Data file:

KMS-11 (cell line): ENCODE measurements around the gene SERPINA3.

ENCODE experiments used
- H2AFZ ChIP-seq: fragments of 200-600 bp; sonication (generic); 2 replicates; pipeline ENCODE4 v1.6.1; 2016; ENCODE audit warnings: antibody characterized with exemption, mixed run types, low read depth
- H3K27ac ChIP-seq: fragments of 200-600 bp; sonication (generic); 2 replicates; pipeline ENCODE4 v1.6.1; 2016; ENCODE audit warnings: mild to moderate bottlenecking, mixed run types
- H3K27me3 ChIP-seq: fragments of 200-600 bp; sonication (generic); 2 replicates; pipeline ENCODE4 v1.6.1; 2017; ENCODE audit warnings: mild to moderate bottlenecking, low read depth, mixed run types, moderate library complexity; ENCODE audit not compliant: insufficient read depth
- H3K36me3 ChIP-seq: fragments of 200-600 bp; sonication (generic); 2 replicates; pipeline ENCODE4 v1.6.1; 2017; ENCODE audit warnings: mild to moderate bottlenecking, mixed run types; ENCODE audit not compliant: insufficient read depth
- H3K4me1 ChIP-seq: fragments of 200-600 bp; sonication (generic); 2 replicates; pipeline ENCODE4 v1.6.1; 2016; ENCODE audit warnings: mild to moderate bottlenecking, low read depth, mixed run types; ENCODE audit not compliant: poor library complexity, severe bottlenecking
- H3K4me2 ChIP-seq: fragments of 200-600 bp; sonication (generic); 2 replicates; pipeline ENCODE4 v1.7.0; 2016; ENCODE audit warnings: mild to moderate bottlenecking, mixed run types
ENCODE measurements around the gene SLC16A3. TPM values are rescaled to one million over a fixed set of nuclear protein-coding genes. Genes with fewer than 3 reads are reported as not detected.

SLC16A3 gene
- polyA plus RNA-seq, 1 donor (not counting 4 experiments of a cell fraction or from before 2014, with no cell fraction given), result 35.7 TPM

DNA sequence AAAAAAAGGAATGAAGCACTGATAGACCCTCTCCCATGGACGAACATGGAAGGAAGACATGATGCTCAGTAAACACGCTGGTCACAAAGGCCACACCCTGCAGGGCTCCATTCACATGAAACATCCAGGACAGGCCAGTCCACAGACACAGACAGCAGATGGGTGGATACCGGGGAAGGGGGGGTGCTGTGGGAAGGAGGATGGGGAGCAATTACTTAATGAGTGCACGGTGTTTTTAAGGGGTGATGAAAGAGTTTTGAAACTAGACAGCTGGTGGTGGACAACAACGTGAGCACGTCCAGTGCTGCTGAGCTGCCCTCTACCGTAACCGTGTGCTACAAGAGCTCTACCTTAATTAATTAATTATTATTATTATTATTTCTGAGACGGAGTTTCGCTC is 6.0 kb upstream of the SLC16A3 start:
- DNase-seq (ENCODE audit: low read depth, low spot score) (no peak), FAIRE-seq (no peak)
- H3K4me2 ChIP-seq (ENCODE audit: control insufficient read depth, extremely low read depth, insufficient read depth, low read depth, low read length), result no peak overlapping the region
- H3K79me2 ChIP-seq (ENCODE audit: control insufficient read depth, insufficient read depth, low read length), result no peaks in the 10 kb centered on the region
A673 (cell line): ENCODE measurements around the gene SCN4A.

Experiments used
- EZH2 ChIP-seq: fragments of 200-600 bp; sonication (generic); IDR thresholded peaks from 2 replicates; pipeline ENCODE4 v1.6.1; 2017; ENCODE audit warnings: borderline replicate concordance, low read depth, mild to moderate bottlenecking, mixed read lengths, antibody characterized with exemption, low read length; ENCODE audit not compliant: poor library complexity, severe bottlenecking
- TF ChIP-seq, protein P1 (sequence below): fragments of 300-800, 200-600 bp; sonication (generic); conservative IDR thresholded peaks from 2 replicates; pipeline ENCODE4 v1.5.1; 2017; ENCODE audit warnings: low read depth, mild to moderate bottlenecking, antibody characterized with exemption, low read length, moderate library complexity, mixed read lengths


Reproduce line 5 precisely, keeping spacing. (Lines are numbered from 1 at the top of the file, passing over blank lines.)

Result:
- H3K27me3 ChIP-seq: fragments of 200-600 bp; sonication (generic); 2 replicates; pipeline ENCODE4 v1.6.1; 2017; ENCODE audit warnings: mild to moderate bottlenecking, low read depth, mixed run types, moderate library complexity; ENCODE audit not compliant: insufficient read depth